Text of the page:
“It reminds me I can do different things that make this world and country we live in a whole lot better,” he said. “Opportunities presented to me, I have to take advantage of them.”

Taylor Pace, of Vicksburg, president programs for Associated Student Government and president of Alpha Omega Chi Chapter of Phi Theta Kappa at the Vicksburg-Warren Campus, listens to a speaker at the 2016 Mississippi Community College Student Leadership Conference. (April Garon/Hinds Community College)

Taylor Pace, of Vicksburg, president programs for Associated Student Government and president of Alpha Omega Chi Chapter of Phi Theta Kappa at the Vicksburg-Warren Campus, listens to a speaker at the 2016 Mississippi Community College Student Leadership Conference. (April Garon/Hinds Community College)

Taylor Pace, of Vicksburg, plans to major in criminal justice at Delta State University after his leadership days at Hinds are over.

“I really think he made a good impact on the leaders in the room here today,” said Pace, president of programs for Associated Student Government and president of Alpha Omega Chi Chapter of Phi Theta Kappa at the Vicksburg-Warren Campus.

“He spoke to how Mississippi how it’s grown from what it used to be, in that companies who are choosing between other countries to put in a business and they choose Mississippi over other countries and other states. That’s saying something. It’s very impressive.”

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Posted by on 29 September

Valley Services wins Hinds CC Alumni Service Award

It’s possible to change with the times and be a model of consistency – so says the leadership team that runs Valley Services, the Mississippi-based company that feeds students and faculty at Hinds’ cafeterias but also caters many of the college’s special events.

This year’s Alumni Service Award recipient plans to keep delivering champion service to the college, based on a commitment that dates to 1971. This is the first time Hinds has named a company, instead of an individual, as the recipient.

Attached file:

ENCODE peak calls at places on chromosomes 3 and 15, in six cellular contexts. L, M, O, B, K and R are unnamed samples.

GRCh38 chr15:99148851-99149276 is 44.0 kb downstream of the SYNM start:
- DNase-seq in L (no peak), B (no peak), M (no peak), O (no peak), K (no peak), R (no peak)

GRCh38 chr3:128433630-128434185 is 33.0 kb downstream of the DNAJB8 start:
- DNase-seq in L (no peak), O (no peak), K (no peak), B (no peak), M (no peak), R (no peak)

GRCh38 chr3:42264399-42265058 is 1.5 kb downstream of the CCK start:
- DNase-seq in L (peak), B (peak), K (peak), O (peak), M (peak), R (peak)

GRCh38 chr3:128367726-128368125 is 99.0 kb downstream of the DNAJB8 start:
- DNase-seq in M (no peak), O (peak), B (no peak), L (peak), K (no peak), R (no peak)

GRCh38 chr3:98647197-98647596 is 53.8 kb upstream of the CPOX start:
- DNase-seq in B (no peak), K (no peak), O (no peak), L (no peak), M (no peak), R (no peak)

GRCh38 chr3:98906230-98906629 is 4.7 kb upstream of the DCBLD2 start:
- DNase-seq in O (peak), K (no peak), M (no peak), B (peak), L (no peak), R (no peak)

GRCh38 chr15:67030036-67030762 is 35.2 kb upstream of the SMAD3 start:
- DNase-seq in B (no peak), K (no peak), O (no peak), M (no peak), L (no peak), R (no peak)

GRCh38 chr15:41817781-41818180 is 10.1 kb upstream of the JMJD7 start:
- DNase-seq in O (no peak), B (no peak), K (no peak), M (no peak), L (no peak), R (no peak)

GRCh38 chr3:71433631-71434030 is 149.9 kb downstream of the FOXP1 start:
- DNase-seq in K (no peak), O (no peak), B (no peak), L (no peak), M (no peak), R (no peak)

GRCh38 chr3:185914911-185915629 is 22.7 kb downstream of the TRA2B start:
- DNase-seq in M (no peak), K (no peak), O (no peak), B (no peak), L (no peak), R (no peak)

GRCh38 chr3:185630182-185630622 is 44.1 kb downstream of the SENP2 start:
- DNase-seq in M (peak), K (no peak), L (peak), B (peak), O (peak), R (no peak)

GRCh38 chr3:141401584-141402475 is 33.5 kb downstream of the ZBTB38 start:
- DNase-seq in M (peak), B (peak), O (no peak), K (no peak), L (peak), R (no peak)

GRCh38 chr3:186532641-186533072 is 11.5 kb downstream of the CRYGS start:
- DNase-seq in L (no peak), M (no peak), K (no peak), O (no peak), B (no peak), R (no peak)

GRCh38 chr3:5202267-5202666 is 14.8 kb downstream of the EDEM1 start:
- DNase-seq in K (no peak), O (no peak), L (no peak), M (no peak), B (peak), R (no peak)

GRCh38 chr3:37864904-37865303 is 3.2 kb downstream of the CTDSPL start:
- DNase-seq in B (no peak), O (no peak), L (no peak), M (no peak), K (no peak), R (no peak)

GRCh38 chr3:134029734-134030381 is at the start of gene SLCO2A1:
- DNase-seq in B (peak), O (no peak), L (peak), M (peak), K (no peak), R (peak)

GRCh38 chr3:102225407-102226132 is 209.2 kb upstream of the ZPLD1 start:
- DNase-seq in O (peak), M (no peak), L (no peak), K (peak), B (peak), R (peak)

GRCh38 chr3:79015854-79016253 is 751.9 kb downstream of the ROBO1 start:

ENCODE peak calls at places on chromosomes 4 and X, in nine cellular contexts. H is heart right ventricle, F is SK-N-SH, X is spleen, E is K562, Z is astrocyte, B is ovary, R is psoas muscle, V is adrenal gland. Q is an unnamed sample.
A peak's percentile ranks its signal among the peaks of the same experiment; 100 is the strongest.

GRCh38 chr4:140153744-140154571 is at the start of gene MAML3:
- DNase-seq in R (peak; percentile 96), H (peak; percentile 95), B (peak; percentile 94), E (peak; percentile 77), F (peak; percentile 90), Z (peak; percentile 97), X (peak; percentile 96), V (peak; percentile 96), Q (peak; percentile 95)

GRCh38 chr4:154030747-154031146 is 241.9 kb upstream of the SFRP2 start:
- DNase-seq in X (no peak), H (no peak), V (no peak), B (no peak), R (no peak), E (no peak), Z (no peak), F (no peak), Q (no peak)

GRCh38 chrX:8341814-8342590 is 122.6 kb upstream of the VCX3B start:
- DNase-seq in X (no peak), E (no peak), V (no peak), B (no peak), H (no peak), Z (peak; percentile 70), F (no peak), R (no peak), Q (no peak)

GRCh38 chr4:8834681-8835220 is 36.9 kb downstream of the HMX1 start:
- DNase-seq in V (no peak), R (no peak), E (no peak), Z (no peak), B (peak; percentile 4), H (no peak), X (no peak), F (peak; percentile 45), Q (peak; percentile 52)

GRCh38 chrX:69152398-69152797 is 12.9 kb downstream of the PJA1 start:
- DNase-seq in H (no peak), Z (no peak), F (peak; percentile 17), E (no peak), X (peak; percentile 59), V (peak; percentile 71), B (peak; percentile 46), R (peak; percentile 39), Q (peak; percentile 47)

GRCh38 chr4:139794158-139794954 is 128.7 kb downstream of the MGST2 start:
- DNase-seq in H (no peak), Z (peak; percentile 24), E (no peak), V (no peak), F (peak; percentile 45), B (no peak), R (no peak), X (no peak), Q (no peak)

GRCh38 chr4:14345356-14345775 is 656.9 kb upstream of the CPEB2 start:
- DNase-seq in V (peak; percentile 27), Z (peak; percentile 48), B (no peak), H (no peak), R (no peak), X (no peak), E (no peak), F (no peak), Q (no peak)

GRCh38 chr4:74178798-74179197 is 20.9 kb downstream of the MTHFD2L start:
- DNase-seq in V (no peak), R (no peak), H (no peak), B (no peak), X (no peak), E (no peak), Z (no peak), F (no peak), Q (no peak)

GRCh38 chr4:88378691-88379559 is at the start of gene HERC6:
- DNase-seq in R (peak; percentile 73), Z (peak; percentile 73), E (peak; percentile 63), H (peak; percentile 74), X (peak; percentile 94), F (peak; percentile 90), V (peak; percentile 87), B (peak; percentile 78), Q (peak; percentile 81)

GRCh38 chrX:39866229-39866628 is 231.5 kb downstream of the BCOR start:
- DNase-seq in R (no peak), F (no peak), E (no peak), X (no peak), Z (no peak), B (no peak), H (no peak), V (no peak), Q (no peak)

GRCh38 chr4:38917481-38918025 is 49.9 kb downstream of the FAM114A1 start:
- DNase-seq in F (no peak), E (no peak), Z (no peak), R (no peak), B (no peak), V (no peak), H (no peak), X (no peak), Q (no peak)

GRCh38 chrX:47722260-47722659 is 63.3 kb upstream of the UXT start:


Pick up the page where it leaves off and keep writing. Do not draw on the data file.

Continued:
“It’s an honor for Valley Services to receive this award,” CEO Jim Walt said. “We’re certainly humbled.”

The most recent event Valley Services catered was the Winter-Reed Partnership Award ceremony that honored Hinds President Dr. Clyde Muse. Valley Services was the title sponsor, also announcing a new Hinds scholarship to be given to a member of Hinds Connection, the student public relations and recruiting group that helps facilitate many Hinds events catered by Valley.

Jim Walt, CEO of Valley Services, left, Hinds President Dr. Clyde Muse, center, and George Ardelean, Valley Services' executive vice president for dining and health services, stand during a break at the Winter-Reed Partnership Award ceremony. Valley catered the event Sept. 1 that honored Dr. Muse.

Jim Walt, CEO of Valley Services, left, Hinds President Dr. Clyde Muse, center, and George Ardelean, Valley Services’ executive vice president for dining and health services, stand during a break at the Winter-Reed Partnership Award ceremony. Valley catered the event Sept. 1 that honored Dr. Muse.

“We’ve had the distinct pleasure of working with the exemplary students in Hinds Connection at many events,” Walt said. “Valley, in support of Dr. Muse’s educational vision, each year will recognize a student of the Hinds Connection for the annual scholarship.”

Founded in 1960 by the late Bill Hogg, the company is the sixth-largest contract food service company in the U.S. and the single-biggest contractor that specializes in meals for seniors. It has been the contract food products provider for Hinds since 1971. Valley provides food products at nine other community colleges in the state, but its contract with Hinds is the longest-held in the education sector.

“We try to keep food to the students’ liking, and that means fresh,” said George Ardelean, the company’s executive vice president for dining and health services and chair of Hinds’ Golf Fun Fest. “Freshness is a big part of it, and it’s where the momentum has shifted in the industry.”